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September 27, 2021updated 21 Feb 2022 1:08pm

Behind the Chinese energy sector’s debut green loan

Teess – a joint venture between France’s TotalEnergies and Chinese renewables company Envision – will execute the first green-funded project in China’s solar industry as it bets on the country’s energy transition. Capital Monitor takes an in-depth look at the deal.

By Adrian Murdoch

Pan Yuan, head of structured finance at Teess, says the company will be looking at doing other green finance deals after executing the current one. (Photo courtesy of Teess)

  • Teess, a joint venture between TotalEnergies and Shanghai-based Envision, has completed the first green financing deal in China’s solar industry.
  • The key performance indicators, which focus on renewable energy and cutting emissions, are deemed “tough but manageable”.
  • Most of China’s power is generated by coal, but renewable energy’s share of the mix is growing, with clean energy output rising by 11.9% last year.

By several measures, China is the world leader in renewable energy. Its solar power capacity far outstrips that of other countries. Nine of the world’s top ten solar cell makers are Chinese, according to Bloomberg. Last year, there was a 16.6% increase in solar power production to 261 terawatt hours (TWh), the fastest growth among the country’s energy sources, according to

Coal still contributes the lion’s share of the electricity mix in China: 5,174TWh, compared to 2,082.8TWh from renewables, with just 3.6% coming from solar. But clean energy’s contribution is growing: the amount of power generated domestically from renewables was up 11.9% in 2020.

In another positive sign for the local energy industry’s development, China saw its first green loan for a company in the sector taken out at the end of August. This reflects rising demand for sustainable funding in the renewables sector elsewhere, such as in the US, And there is fast-growing appetite for such assets from investors, such as Australian pension fund Aware Super.

The debut green loan also puts down a marker for this type of debt raising in China's distributed solar power sector – that is, small-scale projects installed, for instance, on the rooftops of houses or commercial buildings. More such deals are likely, including from Teess, the provider of distributed solar services that executed the latest transaction.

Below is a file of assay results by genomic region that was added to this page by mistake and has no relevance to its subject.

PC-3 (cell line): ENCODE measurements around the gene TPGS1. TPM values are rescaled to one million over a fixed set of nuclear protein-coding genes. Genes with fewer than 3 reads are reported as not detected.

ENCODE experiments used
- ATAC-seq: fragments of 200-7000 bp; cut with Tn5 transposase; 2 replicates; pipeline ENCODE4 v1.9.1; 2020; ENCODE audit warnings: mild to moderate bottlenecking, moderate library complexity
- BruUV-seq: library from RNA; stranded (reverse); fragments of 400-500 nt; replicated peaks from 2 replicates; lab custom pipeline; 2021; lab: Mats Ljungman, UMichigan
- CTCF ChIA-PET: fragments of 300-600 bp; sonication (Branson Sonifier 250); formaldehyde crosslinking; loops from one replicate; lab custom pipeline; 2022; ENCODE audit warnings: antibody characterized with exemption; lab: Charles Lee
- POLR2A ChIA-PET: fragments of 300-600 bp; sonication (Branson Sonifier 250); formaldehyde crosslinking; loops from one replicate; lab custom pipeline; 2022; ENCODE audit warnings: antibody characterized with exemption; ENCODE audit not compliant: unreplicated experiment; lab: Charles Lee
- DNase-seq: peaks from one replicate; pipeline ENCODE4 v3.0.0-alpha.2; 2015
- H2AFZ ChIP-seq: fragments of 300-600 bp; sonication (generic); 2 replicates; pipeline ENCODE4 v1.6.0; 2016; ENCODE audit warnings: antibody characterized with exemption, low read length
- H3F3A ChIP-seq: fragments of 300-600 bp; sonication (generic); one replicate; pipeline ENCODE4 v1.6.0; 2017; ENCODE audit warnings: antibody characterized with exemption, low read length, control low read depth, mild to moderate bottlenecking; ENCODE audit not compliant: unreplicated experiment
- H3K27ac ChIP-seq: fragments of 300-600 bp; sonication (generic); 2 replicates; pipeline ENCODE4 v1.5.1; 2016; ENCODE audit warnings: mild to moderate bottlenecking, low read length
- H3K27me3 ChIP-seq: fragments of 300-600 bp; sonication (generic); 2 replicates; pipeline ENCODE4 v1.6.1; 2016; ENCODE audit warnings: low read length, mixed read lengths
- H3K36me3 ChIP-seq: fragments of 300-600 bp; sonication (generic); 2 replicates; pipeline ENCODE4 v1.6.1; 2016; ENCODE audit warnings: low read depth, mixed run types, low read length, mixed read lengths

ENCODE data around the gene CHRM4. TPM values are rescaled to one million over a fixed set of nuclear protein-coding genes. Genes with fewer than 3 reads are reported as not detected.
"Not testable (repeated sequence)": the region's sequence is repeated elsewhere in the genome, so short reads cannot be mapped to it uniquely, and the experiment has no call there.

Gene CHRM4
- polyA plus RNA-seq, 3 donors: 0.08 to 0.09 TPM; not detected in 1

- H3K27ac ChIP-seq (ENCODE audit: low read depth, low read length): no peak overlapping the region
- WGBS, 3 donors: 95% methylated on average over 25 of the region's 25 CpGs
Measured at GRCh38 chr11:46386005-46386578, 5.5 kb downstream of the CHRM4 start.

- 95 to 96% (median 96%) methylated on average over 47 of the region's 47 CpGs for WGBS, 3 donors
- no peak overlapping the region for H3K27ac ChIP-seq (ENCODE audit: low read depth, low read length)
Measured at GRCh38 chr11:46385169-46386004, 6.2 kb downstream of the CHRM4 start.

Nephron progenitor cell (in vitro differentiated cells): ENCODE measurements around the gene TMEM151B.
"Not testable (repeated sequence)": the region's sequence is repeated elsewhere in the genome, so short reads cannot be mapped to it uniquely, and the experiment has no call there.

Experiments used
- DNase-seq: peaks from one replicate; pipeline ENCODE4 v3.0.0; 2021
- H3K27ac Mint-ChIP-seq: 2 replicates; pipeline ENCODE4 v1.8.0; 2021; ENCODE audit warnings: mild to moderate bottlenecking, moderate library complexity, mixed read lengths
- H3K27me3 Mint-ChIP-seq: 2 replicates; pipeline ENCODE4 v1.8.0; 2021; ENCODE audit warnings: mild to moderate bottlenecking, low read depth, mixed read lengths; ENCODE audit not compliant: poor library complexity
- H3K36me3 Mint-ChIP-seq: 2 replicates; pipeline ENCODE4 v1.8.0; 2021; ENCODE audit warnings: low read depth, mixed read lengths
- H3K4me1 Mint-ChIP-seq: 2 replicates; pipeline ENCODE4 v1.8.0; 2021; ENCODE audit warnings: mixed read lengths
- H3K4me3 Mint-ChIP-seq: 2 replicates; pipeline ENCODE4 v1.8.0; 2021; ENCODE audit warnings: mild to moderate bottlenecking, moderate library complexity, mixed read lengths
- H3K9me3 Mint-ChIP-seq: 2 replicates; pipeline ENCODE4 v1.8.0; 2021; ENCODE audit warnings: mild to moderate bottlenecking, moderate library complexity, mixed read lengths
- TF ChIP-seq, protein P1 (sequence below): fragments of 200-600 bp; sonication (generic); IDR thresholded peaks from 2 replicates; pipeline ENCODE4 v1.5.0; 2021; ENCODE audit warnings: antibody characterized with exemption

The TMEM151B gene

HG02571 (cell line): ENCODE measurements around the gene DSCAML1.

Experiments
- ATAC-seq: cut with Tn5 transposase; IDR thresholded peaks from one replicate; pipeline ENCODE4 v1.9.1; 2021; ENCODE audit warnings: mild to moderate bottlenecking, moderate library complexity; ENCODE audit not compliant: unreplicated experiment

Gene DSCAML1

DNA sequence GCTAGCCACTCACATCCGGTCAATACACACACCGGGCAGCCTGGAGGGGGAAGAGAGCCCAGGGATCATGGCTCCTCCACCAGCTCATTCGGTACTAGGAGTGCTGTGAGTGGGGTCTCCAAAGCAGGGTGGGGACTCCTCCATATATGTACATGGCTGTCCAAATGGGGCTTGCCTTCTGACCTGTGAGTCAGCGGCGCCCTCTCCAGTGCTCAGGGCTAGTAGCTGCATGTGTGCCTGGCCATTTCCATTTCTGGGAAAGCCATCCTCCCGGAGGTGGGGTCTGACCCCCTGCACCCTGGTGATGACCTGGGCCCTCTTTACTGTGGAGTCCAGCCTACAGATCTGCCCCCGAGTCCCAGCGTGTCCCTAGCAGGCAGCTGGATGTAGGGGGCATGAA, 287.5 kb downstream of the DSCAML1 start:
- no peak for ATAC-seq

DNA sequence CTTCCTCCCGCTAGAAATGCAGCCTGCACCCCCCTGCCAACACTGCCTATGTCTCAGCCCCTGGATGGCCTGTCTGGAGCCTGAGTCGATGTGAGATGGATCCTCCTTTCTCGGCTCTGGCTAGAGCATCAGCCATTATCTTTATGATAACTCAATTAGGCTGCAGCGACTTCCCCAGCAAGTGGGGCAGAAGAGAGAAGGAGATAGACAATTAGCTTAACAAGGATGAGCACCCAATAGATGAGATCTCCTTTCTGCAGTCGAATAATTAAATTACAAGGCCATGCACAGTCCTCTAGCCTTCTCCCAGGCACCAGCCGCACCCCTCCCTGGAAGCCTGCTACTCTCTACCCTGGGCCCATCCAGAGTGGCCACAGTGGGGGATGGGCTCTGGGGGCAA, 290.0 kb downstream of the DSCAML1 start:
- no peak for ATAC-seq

The Shanghai-based company closed the first part of an $80m loan on 23 August. Teess, a 50/50 joint venture set up in July 2019 by French energy major TotalEnergies and Chinese green technology group Envision, is ambitious. It plans to develop a portfolio of projects with at least 500MW of total capacity within the next two years. It currently has 140MW in operation and ultimately aims to become one of China’s largest service providers to the distributed solar sector.

Landmark deal with a French flavour

Arranged by French banks BNP Paribas, Crédit Agricole, Natixis and Société Générale, the transaction is pioneering in several ways. It is the first international non-recourse project financing in China’s renewables sector and a debut green funding deal for the country’s solar industry. It is also the first to be certified by a second-party opinion provider, in this case Sustainalytics.

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Part of the reason for the deal’s success is that the asset class [distributed solar] and financing structure is unusual for the region. Romain Voisin, Crédit Agricole

For recourse loans in China, the parent company is ultimately responsible for the loan, but for non-recourse project financing everything is dependent on the assets in question. Lenders have to trust the project and it must pass their due diligence processes.

Part of the reason for this deal’s success is that “the asset class and financing structure is unusual for the region”, says Romain Voisin, Asia head of energy and infrastructure at Crédit Agricole.

Distributed solar projects tend to be small-scale – a megawatt here or two megawatts there. That makes them “uneconomical to fund separately”, says Shalen Shivpuri, Asia-Pacific co-head of loans and specialised finance at BNP Paribas.

Under state enterprises’ radar

As a result, the distributed energy sector flies under the radar of the Chinese state-owned enterprises and banks that dominate domestic large-scale renewable projects. That makes it an ideal entry point, says Daniel Mallo, head of natural resources and infrastructure for Asia-Pacific at Société Générale.